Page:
Our laboratory work s in multidisciplinary research environment focused on understanding how small heat shock proteins function in vivo.
We investigate the role of the protein aggregate formation in eye lens cataract initiation and growth.
To study the intricate relationship between protein aggregation, cell adhesion and cell cytoskeleton proteins and small heat shock proteins in hereditary cataracts, we have generated several genetically-engineered mouse models.
Our laboratory is specifically interested in understanding how lens epithelial cells control cataract development and progression in vivo.
We are also applying state-of-the art proteomic, imaging and genetic resources at Washington University to develop specific markers to study protein aggregation and insolubilization in lens epithelial and fiber cells and to identify anti-cataract strategies that specifically target protein aggregation.
Knock-in mice expressing mutations associated with human hereditary cataracts are the focus of our present research. The influence of cataract on autophagy and the unfolded protein response will be important to understand the role of protein degradation of misfolded proteins in human cataract formation.
These studies will enhance the understanding of cataract development and progression in animal models, which can be correlated with human cataract development. Using knock-in and knock-out mouse models for cataracts, we have recently identified the likely in vivo substrates of alpha crystallin in the lens using proteomic techniques. In a major new endeavor, we are testing novel small molecule pharmaceutical compounds to reverse and delay cataract development using animal models generated in our laboratory. View the article in science magazine.
Alpha-crystallin and cataracts:
The vertebrate lens expresses two α-crystallin proteins, αA and αB, at a high concentration in lens fiber cells and at lower levels in the lens epithelium. In lens fiber cells, α-crystallin is a heteroaggregate of αA- and αB-crystallin in a 3:1 ratio. αA- and αB-crystallins are members of the small heat shock protein family of molecular chaperones.
Elegant work has shown that αA-crystallin, αB-crystallin, and the α-crystallin heteroaggregate possess chaperone-like activity, binding to partially unfolded or denatured proteins to suppress non-specific protein aggregation. This suggests that α-crystallin is likely to have considerable functional importance in vivo and may help preserve unfolded proteins in a folding-competent conformation, delaying protein aggregation and cataract formation.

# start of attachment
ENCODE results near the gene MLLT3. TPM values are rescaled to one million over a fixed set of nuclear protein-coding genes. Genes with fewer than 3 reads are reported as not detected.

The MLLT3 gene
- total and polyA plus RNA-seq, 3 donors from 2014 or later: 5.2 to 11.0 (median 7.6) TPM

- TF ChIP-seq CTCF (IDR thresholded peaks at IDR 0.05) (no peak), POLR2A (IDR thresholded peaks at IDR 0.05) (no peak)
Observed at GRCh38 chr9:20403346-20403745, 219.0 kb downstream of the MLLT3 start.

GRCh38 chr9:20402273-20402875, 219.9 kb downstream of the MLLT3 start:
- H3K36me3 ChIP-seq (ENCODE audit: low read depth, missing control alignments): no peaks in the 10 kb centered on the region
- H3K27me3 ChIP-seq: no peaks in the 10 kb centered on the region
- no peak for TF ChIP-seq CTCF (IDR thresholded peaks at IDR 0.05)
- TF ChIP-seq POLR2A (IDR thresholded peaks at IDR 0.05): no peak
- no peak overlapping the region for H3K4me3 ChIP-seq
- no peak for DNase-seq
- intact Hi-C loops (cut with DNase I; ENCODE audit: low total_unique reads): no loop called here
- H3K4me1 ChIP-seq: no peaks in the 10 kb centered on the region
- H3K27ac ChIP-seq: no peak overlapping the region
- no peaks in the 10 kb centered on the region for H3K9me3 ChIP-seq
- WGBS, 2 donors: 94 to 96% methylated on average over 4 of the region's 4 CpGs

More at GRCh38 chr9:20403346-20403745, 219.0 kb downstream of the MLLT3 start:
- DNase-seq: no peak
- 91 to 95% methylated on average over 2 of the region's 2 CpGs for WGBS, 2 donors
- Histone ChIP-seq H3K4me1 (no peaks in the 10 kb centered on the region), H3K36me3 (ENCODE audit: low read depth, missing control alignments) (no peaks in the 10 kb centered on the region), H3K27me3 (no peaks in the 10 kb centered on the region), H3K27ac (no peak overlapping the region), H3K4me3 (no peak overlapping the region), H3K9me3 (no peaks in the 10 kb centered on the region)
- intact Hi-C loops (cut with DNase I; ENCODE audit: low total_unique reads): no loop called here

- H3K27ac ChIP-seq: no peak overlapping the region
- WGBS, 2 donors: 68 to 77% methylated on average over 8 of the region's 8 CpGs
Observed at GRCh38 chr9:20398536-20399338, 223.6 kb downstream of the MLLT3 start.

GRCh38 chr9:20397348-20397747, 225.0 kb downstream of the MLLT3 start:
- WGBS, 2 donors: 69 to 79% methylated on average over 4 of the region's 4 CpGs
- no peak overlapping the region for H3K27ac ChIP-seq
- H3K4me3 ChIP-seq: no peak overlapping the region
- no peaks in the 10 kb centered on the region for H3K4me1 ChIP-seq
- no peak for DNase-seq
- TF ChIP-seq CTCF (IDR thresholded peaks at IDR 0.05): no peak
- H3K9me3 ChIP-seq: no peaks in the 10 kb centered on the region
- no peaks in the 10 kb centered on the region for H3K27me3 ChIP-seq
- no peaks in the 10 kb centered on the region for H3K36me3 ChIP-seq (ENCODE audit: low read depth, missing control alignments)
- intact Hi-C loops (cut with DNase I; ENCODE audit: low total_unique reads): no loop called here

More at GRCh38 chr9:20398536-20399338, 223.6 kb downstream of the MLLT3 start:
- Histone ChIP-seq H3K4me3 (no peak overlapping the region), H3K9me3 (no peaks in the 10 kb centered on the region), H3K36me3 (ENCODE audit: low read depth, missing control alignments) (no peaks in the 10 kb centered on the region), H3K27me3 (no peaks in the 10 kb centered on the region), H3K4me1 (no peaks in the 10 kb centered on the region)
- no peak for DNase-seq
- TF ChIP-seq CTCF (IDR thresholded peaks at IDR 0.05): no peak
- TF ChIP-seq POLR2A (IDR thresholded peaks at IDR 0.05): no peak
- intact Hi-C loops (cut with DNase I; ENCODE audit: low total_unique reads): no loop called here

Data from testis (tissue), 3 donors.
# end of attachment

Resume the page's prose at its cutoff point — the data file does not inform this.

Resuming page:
Our research is focused on the in vivo substrates of α-crystallin to gain insight into the relationship between chaperone function, substrate binding, and human cataract formation.
Mechanism of alpha-crystallin function:
Targeted disruption of the mouse aA gene demonstrated a critical role of this protein in the maintenance of lens transparency. Lenses of aA knockout mice are 35% smaller in size and develop opacities by 4-6 weeks of age as a result of the presence of dense inclusion bodies containing aB-crystallin, HSP25, and γ-crystallin in the fiber cells, suggesting that αA may be necessary for solubility of other crystallins in vivo.
Using αA-/- mouse lenses, we demonstrated that aA-crystallin expression is necessary for optimal growth of lens epithelial cells in vivo, and ensures the successful completion of mitosis and cytokinesis. αA-/- cells demonstrate abnormal microtubule cytoskeleton during anaphase and cytokinesis. The reduced size of the aA-/- lens may be due, in part, to the reduced survival of aA-/- lens epithelial cells in vivo. Our lab is collaborating with Dr. Sue Menko to investigate expression and/or phosphorylation of specific cell survival and cell death-related signaling proteins in αA-/- mouse lens epithelial and fiber cell fractions.
Models for congenital and age-related cataracts:
The molecular mechanisms of hereditary human cataract formation by point mutations in α-, β- and γ-crystallin genes are not yet completely understood. These point mutations result in an altered structure, higher aggregate molecular mass, abnormal membrane association and reduced ability to prevent aggregation of several target proteins in vitro. Our studies aim to increase our understanding of the mechanisms underlying congenital cataracts caused by αA-crystallin mutations and provide crucial information concerning the mechanisms of age-related cataract.
Makley LN, McMenimen KA, DeVree BT, Goldman JW, McGlasson BN, Rajagopal P, Dunyak BM, McQuade TJ,Thompson AD, Sunahara R, Klevit RE, Andley UP, Gestwicki JE. Pharmacological chaperone for α-crystallin partially restores transparency in cataract models. Science 2015; 350 (6261): 674-677.
Andley UP, Malone J, Hamilton PD, Ravi N, Townsend RR. Comparative proteomic analysis identifies increases in the abundance of βB2- crystallin and vimentin after the deletion of the small heat shock proteins αA- and αB-crystallins. Biochemistry. 2013; 52, 2933-2948.